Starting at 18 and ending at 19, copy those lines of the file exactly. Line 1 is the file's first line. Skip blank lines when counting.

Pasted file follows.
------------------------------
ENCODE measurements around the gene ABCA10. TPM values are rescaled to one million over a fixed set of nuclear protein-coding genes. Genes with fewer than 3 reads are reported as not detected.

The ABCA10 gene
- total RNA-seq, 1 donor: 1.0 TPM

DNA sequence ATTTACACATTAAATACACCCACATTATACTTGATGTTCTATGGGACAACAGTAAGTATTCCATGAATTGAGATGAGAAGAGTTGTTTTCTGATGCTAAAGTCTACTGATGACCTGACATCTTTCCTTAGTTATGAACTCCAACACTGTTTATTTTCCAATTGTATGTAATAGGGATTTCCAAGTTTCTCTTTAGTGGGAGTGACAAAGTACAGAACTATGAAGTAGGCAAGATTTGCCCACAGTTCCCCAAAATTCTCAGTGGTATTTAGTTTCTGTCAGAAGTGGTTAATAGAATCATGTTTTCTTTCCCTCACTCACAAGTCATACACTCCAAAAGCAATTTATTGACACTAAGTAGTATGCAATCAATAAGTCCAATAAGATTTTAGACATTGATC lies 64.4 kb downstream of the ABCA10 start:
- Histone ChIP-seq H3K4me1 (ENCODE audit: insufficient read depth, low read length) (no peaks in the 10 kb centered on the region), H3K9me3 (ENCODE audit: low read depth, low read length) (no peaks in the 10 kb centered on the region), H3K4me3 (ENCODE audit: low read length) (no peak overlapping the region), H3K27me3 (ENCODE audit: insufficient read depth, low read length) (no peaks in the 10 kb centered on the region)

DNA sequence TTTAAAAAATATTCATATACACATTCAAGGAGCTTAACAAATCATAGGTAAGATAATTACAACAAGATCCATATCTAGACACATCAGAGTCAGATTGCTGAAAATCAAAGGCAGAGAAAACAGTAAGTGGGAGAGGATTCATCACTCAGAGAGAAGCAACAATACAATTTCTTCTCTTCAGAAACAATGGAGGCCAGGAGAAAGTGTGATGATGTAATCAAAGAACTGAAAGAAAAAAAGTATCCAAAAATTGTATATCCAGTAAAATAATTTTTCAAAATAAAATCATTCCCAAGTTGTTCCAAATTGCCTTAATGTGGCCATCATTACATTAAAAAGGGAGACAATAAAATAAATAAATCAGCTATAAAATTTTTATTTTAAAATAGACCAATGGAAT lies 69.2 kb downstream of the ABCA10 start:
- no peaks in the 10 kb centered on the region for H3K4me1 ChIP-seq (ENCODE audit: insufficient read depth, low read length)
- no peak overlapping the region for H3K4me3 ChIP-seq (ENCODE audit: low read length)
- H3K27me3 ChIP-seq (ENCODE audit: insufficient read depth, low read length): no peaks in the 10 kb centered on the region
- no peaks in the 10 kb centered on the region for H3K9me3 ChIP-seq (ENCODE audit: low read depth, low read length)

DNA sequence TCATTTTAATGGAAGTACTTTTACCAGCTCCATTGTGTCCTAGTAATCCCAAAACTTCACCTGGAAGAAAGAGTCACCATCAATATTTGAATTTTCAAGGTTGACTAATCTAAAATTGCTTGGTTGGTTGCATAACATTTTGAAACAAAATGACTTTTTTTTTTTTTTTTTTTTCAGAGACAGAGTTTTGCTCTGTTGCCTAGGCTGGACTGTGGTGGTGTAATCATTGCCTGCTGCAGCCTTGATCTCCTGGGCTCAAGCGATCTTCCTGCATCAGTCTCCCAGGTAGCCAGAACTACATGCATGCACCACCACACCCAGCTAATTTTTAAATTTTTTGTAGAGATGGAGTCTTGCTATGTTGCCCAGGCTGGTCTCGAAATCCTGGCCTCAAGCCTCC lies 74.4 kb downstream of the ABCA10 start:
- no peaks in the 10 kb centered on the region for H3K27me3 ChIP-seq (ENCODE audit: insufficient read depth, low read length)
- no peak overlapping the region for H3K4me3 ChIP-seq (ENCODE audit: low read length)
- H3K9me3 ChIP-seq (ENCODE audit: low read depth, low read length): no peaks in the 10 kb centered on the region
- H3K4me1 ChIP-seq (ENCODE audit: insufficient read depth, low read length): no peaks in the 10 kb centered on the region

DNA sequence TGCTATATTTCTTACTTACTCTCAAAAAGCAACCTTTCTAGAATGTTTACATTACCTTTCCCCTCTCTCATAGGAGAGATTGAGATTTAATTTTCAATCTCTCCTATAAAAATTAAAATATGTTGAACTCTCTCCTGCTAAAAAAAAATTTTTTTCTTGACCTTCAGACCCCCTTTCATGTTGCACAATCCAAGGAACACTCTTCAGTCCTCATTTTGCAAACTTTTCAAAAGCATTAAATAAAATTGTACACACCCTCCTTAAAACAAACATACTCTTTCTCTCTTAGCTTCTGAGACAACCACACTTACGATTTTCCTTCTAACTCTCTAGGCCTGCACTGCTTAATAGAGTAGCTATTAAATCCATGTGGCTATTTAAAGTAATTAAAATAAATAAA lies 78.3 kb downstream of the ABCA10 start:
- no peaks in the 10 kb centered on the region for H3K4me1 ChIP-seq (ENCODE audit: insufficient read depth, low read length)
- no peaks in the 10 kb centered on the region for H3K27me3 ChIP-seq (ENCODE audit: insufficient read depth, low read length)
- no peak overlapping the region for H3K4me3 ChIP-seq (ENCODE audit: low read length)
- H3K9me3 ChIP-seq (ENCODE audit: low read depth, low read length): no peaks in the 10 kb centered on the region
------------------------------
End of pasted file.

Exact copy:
- no peaks in the 10 kb centered on the region for H3K27me3 ChIP-seq (ENCODE audit: insufficient read depth, low read length)
- no peak overlapping the region for H3K4me3 ChIP-seq (ENCODE audit: low read length)